Why ethical objections to interfering with nature are too late.
By Steve Paulson | NAUTILUS
Australian bioethicist Julian Savulescu has a knack for provocation. Take human cloning. He says most of us would readily accept it if it benefited us. As for eugenics—creating smarter, stronger, more beautiful babies—he believes we have an ethical obligation to use advanced technology to select the best possible children.
A protégé of the philosopher Peter Singer, Savulescu is a prominent moral philosopher at the University of Oxford, where he directs the Uehiro Centre for Practical Ethics. He also edits the Journal of Medical Ethics. Savulescu isn’t shy about stepping onto ethical minefields. He sees nothing wrong with doping to help cyclists climb those steep mountains in the Tour de France. Some elite athletes will always cheat to boost their performance, so instead of trying to enforce rules that will be broken, he claims we’d be better off with a system that allows low-dose doping.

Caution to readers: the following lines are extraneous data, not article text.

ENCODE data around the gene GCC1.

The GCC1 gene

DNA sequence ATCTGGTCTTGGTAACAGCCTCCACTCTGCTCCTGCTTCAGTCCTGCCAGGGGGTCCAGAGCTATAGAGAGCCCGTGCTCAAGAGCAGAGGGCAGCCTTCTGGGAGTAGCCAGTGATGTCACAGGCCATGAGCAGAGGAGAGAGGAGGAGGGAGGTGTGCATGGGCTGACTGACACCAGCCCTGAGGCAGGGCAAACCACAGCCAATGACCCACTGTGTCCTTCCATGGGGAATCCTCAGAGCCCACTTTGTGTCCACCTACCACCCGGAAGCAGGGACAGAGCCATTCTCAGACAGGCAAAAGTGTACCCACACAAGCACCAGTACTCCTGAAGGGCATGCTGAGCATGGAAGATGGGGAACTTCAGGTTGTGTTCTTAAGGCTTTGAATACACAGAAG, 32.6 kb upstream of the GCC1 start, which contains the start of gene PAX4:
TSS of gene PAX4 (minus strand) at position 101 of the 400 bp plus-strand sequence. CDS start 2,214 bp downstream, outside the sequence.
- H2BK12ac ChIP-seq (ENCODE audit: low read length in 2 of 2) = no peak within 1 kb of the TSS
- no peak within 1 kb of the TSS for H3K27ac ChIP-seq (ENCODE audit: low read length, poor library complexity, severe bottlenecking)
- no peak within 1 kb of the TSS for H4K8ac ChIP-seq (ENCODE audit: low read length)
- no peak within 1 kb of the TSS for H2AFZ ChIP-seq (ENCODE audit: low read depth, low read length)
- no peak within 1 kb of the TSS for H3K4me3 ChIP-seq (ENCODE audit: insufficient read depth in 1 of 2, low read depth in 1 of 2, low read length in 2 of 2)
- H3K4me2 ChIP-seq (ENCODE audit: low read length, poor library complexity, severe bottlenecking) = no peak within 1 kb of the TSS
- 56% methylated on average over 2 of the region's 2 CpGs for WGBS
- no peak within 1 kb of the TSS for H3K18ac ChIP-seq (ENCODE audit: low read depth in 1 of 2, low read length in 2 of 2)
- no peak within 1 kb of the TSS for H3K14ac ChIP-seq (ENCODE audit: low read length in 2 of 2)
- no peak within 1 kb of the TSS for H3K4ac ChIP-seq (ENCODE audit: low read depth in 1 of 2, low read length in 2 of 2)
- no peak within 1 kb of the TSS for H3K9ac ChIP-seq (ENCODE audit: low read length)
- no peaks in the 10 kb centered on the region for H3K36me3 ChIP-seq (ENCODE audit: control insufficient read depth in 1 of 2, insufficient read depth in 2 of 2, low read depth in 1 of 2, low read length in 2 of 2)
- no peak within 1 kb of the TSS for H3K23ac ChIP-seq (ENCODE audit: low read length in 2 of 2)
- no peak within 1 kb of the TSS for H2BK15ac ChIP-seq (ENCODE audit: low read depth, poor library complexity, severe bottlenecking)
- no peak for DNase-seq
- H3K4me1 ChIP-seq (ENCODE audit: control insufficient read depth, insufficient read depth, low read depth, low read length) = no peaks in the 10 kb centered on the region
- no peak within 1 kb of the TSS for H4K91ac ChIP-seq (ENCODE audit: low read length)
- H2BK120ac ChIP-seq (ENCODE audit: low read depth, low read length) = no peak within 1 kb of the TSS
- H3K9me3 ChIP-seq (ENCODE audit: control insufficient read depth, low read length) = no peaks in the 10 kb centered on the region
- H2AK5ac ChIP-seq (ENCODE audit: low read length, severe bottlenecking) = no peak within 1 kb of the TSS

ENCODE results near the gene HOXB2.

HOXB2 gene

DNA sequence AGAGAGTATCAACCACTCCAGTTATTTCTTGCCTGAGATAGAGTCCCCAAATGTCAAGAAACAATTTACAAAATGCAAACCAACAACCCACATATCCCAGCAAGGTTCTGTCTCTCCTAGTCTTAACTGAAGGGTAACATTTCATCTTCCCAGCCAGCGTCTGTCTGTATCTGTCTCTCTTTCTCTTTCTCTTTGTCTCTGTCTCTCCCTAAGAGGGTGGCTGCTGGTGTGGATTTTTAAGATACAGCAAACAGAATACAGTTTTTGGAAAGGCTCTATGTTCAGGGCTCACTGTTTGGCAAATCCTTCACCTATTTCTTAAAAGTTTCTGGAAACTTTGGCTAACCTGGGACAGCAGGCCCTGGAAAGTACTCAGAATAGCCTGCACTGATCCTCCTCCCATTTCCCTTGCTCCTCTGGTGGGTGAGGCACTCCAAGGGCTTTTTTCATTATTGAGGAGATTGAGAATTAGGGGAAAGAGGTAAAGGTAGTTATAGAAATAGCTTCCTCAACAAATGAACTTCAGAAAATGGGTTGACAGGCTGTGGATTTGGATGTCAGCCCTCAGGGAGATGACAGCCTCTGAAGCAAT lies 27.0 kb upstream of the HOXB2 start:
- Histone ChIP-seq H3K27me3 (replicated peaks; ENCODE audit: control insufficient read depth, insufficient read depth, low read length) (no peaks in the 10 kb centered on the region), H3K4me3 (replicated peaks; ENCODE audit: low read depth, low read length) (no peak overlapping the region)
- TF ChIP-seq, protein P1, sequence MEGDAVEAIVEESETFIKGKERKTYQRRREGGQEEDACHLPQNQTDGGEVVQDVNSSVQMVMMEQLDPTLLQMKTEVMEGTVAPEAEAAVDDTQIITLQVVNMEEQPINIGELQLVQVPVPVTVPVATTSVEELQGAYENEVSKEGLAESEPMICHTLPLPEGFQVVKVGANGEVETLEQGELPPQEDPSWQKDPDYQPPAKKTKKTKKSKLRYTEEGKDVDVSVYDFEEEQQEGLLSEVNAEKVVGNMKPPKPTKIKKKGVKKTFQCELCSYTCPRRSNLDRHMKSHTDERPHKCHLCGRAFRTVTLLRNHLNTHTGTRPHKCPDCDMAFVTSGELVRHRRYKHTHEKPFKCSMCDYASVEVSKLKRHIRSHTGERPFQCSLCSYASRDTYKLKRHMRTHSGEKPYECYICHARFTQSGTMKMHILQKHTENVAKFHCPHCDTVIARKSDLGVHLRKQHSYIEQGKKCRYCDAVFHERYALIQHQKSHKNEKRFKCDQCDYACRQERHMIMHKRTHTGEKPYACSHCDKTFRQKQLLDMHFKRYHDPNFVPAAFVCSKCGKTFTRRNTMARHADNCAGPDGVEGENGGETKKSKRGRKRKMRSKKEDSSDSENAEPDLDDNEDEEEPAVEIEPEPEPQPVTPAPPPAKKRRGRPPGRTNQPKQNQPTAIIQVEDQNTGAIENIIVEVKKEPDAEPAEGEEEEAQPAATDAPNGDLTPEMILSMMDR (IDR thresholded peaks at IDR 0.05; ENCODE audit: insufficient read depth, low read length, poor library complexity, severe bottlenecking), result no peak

So does Savulescu just get off being outrageous? “I actually think of myself as the voice of common sense,” he says, though he admits to receiving his share of hate mail. He’s frustrated by how hard it is to have reasoned arguments about loaded issues without getting flamed on the Internet. Savulescu thinks we need to become far more adept at sorting out difficult moral issues. Otherwise, he says, the human species will face dire consequences in the coming decades.